What are the songs that you recall in the months of Asharh and Sravana? There is that certain effect that the rains have on the mind, which is when you remember Talat Mahmood and Lata Mangeshkar singing aaha rimjhim ke ye pyare pyare geet liye / aayi raat suhani dekho preet liye. You can't deny that the passions of the heart get a trifle more fiery when it pours in the monsoon.
And that is a truth which Runa Laila gives you through her very soothing onek brishti jhore tumi ele. The waiting has been long, the yearning of the soul has been on a level of impatience. And now that the lover is finally here, the woman who holds the key to your heart will sing in quiet ecstasy. Amar du chokh bhore tumi ele … you fill her world. What more could you ask for?
If you go further back in time, there is Hemanta waiting for you with his inimitable ei meghla din-e ekla ghor-e thake na to mon. You have a sense the rains will come down soon. You would like your beloved to come to you, to be beside you. But you know she will not or cannot. And that is when you are drawn to the world outside your door, under that cloud-laden sky. So what do you do?
You go into a world of dreams. What if the song Noor Jehan and Munir Husain once sang could be sung by you and the woman you dream of holding in your arms even as the rains make music in the woods? That song is one you will not easily forget, for rimjhim rimjhim parhe phouar / tera mera nikta pyar speaks to you of love that does not die. It is again the rains which give a fresh spurt to your love, re-energises you as it were.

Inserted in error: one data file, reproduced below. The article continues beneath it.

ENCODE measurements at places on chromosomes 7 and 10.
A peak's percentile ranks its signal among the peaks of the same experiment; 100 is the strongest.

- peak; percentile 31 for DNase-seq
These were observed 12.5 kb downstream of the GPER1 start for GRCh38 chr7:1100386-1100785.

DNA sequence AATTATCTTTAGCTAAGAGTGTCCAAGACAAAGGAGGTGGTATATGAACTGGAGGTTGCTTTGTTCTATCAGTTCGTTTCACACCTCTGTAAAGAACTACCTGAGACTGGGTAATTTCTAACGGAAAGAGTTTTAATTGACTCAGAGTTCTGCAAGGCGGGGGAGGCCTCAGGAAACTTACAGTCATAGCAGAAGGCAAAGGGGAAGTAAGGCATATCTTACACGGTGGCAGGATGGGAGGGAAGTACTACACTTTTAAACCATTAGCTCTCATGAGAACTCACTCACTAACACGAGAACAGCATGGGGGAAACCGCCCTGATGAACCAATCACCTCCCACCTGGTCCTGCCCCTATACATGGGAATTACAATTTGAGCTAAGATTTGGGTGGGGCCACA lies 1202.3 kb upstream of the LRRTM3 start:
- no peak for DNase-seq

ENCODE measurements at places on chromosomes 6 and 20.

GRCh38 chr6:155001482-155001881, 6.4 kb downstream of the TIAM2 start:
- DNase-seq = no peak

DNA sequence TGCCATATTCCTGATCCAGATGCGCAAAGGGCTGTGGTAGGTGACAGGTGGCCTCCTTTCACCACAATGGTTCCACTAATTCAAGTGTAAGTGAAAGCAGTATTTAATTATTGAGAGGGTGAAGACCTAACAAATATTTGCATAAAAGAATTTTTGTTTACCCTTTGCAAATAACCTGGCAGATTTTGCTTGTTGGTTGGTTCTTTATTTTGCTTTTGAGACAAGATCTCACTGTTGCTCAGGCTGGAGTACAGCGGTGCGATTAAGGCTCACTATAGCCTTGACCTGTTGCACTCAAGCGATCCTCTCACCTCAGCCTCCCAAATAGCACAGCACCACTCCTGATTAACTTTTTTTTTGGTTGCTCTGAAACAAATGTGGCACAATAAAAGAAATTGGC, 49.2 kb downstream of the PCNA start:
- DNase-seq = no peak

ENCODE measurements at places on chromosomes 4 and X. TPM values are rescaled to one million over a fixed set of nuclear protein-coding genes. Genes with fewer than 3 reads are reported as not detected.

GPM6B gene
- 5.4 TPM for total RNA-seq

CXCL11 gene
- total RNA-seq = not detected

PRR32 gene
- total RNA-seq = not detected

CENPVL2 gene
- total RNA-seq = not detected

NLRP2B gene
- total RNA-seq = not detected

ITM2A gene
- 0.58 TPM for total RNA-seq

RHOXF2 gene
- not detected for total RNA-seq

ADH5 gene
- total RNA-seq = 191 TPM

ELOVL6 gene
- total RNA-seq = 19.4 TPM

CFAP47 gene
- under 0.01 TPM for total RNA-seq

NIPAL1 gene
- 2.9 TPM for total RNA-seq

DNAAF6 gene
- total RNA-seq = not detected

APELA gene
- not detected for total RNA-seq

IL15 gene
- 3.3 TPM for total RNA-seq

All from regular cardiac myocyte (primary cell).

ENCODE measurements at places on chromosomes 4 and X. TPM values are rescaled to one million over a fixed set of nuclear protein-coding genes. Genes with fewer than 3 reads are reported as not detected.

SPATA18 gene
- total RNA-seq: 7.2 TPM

Or suppose the winds which accompany the rains were to have your doors flung open and into the room rushed your beloved? There is the perfect song for you to devote to her, Ahmed Rushdie's ae abr-e-karam aaj itna baras / itna baras ke wo jaa na sakey. Has it occurred to you, though, that as you imagine such a moment of high-powered romance the empress of the kingdom of your heart could be thinking of you, could indeed be humming emoni borosha chhilo shey din / shiyore prodeep chhilo moleen? There is nostalgia, in all its sweetness, in that song. There is something magical about the rains. They make you come alive.
Not even the distraught Ophelia in Shakespeare's Hamlet was unaware of the power of rain. She sang, in all her grinding sadness, for the rain / it raineth every day. But there is too the cheerful human spirit which manifests itself in melody that comes associated with rain. We speak, of course, of BJ Thomas' raindrops keep falling on my head.
Lata and Mukesh give us intimations of rain when they sing sawan ka mahina pawan kare sor / jeeara re jhoome re aise / jaise banma nache mor.
There is an abundance of sensuality in the monsoon sky.
The writer is Executive Editor, The Daily Star